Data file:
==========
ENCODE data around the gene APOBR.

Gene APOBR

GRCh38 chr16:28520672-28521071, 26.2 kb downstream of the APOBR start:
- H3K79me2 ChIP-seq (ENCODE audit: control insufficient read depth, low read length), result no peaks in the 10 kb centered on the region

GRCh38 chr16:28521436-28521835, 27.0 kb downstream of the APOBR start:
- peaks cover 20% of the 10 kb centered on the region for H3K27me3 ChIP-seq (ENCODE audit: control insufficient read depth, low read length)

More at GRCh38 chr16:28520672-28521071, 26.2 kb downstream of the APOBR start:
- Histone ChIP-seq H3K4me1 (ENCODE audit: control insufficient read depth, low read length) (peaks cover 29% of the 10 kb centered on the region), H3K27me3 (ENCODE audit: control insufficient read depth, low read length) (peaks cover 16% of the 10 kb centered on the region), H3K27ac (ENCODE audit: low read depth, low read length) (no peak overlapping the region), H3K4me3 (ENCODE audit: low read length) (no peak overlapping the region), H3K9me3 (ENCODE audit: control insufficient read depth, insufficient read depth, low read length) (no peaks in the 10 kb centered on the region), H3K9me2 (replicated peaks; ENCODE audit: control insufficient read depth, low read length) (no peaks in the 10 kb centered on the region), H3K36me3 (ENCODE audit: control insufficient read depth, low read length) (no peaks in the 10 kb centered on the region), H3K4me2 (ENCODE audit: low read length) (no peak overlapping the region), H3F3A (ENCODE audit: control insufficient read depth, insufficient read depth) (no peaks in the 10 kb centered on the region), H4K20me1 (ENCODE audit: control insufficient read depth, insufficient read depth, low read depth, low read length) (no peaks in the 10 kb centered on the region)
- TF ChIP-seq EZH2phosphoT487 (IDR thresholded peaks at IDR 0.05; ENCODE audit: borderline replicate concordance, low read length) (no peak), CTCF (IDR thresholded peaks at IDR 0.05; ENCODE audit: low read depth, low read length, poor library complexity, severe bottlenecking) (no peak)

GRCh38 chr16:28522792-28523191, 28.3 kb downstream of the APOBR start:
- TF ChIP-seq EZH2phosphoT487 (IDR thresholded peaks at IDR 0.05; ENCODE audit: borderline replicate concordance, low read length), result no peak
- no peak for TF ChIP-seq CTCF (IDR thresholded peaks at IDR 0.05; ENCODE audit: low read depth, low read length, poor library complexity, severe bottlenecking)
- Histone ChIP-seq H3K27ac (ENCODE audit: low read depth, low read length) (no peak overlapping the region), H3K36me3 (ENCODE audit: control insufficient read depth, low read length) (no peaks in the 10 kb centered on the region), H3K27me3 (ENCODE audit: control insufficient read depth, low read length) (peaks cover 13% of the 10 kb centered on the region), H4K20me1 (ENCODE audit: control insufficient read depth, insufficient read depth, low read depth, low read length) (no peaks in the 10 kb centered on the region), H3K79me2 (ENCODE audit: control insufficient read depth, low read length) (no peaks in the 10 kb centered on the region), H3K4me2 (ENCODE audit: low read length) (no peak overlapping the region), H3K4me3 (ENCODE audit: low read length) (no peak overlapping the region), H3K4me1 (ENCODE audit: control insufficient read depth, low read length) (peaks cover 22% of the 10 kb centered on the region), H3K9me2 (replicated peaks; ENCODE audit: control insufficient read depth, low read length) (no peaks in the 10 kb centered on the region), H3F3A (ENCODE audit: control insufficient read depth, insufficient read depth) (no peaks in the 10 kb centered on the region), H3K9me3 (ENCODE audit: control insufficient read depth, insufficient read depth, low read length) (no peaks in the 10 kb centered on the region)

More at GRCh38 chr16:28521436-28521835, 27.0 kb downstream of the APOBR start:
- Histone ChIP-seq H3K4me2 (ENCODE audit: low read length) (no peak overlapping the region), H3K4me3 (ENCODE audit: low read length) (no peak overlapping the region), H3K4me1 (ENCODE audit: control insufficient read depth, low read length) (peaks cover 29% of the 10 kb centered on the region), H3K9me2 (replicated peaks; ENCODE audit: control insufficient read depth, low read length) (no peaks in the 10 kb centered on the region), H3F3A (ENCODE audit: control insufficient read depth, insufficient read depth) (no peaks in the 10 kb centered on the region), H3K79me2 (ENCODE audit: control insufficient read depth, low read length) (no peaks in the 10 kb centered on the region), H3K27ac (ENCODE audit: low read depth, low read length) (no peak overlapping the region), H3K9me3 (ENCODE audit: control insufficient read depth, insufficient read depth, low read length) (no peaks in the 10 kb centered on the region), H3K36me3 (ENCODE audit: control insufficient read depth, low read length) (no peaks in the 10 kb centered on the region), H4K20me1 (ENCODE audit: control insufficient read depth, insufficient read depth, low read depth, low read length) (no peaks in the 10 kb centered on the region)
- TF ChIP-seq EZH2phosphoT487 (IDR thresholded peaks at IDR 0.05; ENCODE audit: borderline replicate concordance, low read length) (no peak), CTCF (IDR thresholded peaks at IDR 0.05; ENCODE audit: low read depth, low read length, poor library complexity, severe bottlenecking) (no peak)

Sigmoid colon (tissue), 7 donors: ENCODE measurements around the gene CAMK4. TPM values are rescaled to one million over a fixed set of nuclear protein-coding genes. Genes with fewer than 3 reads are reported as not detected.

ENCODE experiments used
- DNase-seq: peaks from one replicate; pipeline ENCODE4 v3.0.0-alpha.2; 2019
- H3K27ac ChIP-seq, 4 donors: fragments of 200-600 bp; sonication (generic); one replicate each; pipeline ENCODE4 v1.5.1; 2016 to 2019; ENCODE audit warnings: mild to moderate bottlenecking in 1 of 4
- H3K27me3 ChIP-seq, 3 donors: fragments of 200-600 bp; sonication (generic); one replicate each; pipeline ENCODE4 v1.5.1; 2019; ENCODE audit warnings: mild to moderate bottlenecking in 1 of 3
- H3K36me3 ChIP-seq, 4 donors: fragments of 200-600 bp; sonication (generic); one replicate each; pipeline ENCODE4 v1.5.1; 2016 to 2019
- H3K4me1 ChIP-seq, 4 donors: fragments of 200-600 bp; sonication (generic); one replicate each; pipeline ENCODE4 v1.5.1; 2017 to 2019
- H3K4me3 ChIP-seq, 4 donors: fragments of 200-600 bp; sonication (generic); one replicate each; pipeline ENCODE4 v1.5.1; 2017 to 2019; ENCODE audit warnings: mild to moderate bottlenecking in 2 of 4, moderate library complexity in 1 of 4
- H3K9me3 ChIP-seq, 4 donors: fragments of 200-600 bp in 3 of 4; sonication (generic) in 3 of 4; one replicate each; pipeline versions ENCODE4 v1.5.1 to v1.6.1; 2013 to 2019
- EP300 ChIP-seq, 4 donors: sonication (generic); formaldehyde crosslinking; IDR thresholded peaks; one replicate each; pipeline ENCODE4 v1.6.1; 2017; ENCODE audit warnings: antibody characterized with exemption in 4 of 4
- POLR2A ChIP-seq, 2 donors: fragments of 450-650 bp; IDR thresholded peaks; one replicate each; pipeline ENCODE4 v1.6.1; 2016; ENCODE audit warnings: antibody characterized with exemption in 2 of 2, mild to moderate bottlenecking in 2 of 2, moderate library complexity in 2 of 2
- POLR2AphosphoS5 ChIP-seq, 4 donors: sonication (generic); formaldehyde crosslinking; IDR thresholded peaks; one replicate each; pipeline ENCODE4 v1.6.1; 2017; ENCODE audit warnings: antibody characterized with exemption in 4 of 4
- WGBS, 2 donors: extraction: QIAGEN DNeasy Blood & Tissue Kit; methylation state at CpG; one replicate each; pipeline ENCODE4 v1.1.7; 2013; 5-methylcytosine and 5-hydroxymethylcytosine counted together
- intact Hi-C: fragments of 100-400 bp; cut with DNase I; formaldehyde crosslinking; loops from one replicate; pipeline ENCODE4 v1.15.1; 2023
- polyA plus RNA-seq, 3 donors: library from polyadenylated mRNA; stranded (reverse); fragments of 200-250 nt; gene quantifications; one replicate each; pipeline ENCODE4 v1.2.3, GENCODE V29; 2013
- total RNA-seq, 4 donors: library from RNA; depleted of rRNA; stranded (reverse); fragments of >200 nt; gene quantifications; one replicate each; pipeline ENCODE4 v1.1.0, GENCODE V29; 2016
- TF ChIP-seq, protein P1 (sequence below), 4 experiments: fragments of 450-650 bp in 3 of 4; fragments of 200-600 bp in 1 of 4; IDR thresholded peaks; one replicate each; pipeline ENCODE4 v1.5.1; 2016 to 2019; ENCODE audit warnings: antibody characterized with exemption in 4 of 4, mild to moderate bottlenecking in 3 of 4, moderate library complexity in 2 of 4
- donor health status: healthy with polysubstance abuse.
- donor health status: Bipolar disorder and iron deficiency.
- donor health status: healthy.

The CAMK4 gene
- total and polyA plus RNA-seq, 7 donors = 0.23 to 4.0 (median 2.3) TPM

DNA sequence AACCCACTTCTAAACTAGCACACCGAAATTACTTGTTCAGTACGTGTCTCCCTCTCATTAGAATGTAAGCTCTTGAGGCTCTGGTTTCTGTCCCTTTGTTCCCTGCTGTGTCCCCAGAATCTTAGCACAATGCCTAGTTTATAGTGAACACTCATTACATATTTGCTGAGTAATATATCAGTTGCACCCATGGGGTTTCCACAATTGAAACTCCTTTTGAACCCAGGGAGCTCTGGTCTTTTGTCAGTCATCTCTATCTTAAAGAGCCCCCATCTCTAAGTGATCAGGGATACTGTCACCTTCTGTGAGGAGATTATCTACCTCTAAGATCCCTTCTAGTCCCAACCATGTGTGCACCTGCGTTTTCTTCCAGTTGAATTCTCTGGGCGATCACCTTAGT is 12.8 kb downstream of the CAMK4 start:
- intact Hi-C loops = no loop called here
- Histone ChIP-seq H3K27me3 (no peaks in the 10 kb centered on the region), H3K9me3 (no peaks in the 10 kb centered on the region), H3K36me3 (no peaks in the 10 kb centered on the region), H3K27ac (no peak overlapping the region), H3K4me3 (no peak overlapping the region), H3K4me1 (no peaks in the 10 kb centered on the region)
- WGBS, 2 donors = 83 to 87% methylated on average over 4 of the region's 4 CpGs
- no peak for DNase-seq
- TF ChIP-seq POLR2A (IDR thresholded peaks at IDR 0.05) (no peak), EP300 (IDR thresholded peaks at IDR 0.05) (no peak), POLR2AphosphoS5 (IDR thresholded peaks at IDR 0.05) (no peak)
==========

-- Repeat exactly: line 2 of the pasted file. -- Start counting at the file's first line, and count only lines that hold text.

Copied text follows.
Gene APOBR